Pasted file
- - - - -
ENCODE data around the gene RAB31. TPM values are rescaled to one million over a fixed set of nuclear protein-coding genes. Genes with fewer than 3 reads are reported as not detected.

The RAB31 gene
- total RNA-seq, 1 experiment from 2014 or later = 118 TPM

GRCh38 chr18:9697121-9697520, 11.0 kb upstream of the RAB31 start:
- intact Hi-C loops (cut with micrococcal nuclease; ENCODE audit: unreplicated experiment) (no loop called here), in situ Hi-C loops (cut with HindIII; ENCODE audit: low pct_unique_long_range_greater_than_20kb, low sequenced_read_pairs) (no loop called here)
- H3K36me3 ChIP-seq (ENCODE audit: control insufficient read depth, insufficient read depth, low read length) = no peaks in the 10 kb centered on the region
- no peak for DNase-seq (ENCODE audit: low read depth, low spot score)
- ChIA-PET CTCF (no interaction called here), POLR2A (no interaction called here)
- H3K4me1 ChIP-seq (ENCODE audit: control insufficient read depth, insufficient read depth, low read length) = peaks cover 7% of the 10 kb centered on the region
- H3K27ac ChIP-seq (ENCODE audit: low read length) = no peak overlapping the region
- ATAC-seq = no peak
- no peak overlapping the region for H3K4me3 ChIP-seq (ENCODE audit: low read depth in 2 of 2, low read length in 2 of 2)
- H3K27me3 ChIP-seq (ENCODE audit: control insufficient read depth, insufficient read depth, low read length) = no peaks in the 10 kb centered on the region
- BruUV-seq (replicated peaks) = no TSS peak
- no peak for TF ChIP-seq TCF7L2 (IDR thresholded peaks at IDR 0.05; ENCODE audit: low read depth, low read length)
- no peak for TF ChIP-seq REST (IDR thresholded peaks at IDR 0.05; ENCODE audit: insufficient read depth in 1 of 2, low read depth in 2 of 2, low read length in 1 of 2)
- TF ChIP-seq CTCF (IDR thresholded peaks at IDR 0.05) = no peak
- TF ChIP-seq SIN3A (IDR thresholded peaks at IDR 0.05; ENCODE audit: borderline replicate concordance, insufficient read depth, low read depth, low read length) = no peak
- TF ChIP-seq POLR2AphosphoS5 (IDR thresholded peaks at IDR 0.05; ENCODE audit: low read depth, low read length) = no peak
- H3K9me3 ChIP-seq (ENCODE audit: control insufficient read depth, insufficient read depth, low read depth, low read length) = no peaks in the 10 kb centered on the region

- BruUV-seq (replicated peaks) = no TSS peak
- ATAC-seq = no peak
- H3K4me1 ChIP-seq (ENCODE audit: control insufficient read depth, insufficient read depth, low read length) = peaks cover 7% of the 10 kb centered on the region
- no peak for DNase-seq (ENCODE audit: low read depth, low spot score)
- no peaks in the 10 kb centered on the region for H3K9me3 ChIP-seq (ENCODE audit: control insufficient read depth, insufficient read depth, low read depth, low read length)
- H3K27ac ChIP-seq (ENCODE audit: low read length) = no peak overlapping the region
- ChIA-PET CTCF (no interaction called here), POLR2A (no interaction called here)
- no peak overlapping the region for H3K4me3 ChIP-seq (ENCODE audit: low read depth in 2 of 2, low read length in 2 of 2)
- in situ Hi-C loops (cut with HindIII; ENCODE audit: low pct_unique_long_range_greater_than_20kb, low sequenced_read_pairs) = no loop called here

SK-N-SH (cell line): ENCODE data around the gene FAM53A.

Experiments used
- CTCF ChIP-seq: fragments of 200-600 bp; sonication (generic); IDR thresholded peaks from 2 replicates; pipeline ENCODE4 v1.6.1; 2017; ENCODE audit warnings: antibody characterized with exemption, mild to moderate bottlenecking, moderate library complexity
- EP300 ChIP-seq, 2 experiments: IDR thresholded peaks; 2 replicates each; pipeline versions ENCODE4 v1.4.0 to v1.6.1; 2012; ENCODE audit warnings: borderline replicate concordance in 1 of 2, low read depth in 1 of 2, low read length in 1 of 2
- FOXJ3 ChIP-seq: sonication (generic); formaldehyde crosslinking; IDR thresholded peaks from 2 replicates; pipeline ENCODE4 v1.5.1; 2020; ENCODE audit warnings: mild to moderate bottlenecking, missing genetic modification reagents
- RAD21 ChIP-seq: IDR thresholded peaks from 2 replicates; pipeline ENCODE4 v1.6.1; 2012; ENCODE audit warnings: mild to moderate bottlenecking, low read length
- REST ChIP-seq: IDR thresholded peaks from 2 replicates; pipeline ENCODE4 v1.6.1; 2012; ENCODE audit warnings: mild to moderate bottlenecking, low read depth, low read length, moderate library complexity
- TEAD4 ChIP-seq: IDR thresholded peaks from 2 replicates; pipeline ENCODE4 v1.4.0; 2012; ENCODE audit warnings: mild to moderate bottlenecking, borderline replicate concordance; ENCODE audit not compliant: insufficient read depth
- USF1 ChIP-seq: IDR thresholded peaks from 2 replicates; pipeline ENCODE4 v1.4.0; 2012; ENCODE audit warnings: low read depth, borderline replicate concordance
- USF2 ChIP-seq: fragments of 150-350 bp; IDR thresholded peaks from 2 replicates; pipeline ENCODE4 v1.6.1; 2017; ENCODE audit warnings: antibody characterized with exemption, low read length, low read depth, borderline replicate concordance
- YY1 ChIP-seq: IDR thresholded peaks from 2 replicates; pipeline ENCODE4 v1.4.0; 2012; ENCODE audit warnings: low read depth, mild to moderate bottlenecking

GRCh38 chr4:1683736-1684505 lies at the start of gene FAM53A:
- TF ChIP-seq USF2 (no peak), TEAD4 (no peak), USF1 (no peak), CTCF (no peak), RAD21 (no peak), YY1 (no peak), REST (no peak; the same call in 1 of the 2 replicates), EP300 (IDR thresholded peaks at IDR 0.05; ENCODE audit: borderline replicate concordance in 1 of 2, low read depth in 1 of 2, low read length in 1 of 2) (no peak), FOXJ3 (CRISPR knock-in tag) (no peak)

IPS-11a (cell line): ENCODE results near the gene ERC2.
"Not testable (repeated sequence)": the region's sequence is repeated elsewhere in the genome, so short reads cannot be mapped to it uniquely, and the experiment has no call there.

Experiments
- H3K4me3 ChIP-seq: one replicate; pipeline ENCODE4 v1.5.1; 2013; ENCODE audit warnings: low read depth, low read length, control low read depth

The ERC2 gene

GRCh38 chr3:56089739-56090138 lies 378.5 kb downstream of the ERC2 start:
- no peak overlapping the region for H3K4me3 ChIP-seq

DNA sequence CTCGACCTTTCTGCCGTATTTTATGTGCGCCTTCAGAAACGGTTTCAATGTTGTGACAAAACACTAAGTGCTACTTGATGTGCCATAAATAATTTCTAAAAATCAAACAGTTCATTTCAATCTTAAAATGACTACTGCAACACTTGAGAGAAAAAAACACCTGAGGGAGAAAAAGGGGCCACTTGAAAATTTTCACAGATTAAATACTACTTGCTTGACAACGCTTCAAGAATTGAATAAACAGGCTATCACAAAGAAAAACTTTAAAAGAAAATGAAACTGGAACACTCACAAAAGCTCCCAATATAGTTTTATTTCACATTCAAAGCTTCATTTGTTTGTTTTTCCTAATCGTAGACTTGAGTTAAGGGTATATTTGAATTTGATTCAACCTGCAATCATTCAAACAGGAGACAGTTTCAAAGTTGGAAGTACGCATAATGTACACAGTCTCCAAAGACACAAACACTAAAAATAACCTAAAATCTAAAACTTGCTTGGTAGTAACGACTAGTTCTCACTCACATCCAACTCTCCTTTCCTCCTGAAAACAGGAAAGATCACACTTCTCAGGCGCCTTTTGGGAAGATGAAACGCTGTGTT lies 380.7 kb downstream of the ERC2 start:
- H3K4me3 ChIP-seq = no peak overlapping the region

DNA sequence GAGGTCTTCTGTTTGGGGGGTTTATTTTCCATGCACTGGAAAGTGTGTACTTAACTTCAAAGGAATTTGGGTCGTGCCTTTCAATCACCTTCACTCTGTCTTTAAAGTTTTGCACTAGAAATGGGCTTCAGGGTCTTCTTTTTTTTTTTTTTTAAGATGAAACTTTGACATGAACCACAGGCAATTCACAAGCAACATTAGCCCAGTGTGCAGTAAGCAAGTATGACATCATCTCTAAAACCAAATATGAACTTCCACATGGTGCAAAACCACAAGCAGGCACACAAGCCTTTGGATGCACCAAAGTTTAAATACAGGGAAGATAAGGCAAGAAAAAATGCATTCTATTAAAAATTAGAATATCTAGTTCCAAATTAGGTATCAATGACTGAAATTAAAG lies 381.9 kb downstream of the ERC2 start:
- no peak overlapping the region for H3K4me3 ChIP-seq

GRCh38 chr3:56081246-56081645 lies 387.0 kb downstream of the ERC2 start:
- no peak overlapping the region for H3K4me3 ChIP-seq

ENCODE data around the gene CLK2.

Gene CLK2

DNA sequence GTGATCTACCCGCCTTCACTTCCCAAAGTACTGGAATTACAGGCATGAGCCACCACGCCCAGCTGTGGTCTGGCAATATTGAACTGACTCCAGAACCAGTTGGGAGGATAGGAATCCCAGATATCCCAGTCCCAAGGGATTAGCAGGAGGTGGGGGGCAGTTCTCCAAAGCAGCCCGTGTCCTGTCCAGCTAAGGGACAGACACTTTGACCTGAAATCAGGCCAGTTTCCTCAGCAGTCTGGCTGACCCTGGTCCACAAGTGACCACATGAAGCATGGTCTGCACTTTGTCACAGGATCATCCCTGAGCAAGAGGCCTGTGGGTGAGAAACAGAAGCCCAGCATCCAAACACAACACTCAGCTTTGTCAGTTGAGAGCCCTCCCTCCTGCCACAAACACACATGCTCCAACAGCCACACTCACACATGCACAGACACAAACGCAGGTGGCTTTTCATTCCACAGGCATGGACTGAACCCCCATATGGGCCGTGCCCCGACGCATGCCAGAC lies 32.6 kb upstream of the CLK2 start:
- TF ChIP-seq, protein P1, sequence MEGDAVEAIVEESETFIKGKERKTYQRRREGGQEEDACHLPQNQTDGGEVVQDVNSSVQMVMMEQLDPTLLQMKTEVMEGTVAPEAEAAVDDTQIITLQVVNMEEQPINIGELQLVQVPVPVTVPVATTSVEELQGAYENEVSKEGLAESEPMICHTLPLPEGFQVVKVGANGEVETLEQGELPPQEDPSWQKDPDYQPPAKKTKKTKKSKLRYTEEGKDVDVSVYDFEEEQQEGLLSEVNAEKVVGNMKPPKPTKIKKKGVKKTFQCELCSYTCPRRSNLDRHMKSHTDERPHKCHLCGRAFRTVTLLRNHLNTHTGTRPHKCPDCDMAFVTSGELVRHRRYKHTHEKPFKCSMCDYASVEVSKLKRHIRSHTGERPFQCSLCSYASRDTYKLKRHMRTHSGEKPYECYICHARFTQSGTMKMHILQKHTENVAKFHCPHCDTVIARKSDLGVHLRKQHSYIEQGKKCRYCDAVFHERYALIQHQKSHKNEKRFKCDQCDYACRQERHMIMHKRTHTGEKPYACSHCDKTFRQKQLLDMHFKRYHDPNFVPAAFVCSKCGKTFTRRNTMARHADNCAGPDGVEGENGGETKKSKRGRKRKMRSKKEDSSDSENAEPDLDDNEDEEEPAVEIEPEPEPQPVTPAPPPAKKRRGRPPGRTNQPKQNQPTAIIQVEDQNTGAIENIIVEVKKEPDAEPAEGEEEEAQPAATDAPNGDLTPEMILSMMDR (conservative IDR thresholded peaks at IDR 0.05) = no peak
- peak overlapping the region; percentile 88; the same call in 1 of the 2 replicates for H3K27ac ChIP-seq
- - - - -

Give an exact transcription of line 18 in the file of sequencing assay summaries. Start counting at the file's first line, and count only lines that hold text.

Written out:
- TF ChIP-seq SIN3A (IDR thresholded peaks at IDR 0.05; ENCODE audit: borderline replicate concordance, insufficient read depth, low read depth, low read length) = no peak